Brazil: 'bank accountless' cornered into expensive credit cards
17 Jan 2011
A new study shows that nearly 40% of Brazilians do not have bank accounts. Without any alternative, consumers use store credit-cards that charge higher interest rates.
Although the number of bank accounts in Brazil nearly doubled between the years 2000 and 2008, the number of Brazilians 'bank accountless' still accounts for 39.5% of the population, according to research by the Institute of Applied Economic Research (IPEA). The results were released on 11 January 2011, and counted the Brazilian Institute of Consumer Defense (Idec) as one of its participants. The most critical situations occur in the Northeast (52.6% bank accountless) and North (50% bank accountless) of the country.
The study, 'Perception Indicator System (SIPS) on Banks: exclusion and services', also showed that credit supply is not seen by consumers as the primary function of banks:
- 4.5% of the population believes that 'borrowing' is the main function of the bank
- 62.1% sees it as 'moving or saving money'
- 29.5% said 'offering products and services / paying bills'.
Social responsibility of banks
According to Idec, both banking exclusion and the distorted view of the true function of banks are detrimental to consumers.
'Without a bank account, people have no access to bank credit and only use the credit offered in retail chains such as department stores and store cards.'
'People on low-incomes are penalised by paying higher interest rates,' says the Executive Coordinator of Idec, Lisa Gunn. Moreover, 'the supply of credit in a responsible manner by banks should be one of its main functions to promote social development and economic development,' she adds.
Banking exclusion also leads many people to use the network of banking agents, such as lottery shops and supermarkets, to carry out some financial services.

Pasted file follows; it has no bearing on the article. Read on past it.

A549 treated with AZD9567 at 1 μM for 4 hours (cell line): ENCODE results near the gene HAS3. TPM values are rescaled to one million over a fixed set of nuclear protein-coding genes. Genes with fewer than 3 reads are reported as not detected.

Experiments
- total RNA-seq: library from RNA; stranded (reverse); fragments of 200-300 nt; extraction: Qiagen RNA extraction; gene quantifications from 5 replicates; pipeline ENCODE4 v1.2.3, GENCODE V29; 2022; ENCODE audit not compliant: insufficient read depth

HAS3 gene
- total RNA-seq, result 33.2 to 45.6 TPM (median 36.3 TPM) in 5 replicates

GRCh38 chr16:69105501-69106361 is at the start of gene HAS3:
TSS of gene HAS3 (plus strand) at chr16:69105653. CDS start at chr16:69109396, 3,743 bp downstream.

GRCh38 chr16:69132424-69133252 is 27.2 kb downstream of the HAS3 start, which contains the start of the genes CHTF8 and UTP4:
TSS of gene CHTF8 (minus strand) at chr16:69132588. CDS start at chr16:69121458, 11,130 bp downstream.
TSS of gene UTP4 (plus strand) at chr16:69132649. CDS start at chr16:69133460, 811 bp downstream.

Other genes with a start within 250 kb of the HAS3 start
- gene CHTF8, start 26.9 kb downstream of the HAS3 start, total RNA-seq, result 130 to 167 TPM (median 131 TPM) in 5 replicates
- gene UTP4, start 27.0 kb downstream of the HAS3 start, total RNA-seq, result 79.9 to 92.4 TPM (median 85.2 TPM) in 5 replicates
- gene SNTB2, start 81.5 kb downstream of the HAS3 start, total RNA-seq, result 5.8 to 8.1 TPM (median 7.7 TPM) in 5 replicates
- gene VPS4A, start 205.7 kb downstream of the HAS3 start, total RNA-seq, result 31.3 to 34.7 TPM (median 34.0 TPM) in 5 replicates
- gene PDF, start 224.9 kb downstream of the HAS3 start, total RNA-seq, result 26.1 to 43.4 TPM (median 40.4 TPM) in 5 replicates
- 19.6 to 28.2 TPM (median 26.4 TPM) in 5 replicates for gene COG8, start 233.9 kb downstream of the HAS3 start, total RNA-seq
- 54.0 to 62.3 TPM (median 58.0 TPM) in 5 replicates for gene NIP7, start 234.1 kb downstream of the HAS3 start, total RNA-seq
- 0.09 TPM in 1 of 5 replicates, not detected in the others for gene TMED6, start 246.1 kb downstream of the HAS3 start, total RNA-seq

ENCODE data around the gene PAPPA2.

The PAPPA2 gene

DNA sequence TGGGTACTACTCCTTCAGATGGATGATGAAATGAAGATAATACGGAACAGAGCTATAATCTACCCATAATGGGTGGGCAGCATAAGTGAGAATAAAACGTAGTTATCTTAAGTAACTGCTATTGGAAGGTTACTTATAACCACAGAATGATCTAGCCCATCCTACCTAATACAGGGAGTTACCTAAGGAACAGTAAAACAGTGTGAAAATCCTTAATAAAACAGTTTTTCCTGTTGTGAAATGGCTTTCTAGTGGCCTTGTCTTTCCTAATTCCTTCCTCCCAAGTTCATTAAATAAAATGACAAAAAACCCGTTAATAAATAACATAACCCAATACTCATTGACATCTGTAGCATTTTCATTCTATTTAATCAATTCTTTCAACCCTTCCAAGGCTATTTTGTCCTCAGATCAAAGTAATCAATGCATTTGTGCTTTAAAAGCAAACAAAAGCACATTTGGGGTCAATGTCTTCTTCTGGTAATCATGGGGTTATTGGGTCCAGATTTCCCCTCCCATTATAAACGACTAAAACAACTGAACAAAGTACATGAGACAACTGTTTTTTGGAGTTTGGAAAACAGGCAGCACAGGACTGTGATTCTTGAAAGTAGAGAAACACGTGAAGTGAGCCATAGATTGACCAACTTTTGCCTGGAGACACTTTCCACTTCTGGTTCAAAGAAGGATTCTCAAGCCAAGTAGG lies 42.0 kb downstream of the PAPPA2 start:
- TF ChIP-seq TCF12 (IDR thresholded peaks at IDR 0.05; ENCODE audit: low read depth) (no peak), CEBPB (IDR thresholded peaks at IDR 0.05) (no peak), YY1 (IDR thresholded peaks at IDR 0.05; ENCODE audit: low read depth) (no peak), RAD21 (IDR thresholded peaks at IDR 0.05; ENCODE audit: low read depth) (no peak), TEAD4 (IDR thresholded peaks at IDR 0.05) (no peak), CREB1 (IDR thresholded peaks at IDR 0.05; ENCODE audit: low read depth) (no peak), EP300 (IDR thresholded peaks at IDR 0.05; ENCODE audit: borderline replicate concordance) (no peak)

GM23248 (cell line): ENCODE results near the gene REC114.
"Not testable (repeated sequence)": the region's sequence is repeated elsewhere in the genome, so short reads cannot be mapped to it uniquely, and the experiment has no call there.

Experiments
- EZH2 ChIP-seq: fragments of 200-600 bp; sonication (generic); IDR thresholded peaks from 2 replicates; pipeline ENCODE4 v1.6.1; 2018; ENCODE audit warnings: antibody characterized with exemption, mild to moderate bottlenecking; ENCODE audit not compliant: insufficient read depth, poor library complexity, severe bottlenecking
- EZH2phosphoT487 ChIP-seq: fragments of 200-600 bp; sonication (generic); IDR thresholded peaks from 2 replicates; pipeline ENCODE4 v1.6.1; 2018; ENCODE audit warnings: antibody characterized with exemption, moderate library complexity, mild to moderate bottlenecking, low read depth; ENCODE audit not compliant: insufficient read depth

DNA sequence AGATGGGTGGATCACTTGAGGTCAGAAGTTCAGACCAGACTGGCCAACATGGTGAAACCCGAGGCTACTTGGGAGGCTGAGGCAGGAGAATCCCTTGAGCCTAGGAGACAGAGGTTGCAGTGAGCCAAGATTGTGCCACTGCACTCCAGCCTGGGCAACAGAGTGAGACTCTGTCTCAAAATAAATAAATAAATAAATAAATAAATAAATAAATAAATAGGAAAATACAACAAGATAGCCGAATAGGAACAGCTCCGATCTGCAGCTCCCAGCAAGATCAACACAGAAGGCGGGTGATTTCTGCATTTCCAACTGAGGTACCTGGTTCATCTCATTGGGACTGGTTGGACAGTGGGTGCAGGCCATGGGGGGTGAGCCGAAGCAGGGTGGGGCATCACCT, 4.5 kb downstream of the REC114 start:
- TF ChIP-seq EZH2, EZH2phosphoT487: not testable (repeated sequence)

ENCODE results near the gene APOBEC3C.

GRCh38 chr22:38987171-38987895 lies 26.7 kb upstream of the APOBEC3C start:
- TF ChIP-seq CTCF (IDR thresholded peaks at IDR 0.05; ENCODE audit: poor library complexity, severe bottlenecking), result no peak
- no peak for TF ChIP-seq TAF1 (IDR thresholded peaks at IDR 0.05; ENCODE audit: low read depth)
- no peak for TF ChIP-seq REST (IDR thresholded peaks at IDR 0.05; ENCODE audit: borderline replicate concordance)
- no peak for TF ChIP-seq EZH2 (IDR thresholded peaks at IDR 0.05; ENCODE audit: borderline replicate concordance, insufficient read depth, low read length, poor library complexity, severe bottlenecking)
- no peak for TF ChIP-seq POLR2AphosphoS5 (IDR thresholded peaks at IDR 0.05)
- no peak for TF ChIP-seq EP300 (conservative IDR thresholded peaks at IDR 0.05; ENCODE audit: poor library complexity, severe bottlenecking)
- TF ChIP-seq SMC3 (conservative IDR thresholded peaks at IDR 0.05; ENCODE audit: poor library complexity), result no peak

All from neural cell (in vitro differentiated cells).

'This method can not be seen as a way of promoting banking inclusion. For Idec this may worsen the situation for consumers, who already face difficulties in obtaining adequate and clear information within the bank and now have a more serious problem outside of it.'
Little financial education
As for the fact that only 4.5% of customers said that banks are there to lend money, according to Lisa Gunn, there is little knowledge about the financial system by the population, 'because most people do not know which banks are behind the financing of automobiles, appliances, clothing, and large retail chains in Brazil.'
Financial issues focus of consumer complaints
Lisa Gunn says it is necessary to consider the numerous consumer complaints presented to consumer protection body Procon. According to data from the National System of Consumer Protection (SINDEC), which brings together the complaints of various consumer protection organisations in Brazil, financial issues make up a large number of consumer complaints.
A survey by Idec in March 2010 found that many institutions do not comply with the Consumer Protection Code, decisions of the Central Bank and the Order of the SAC. Most industry complaints relate to services provided without request - such as sending credit cards - billing errors, not providing copies of contracts, a lack of information and long queues.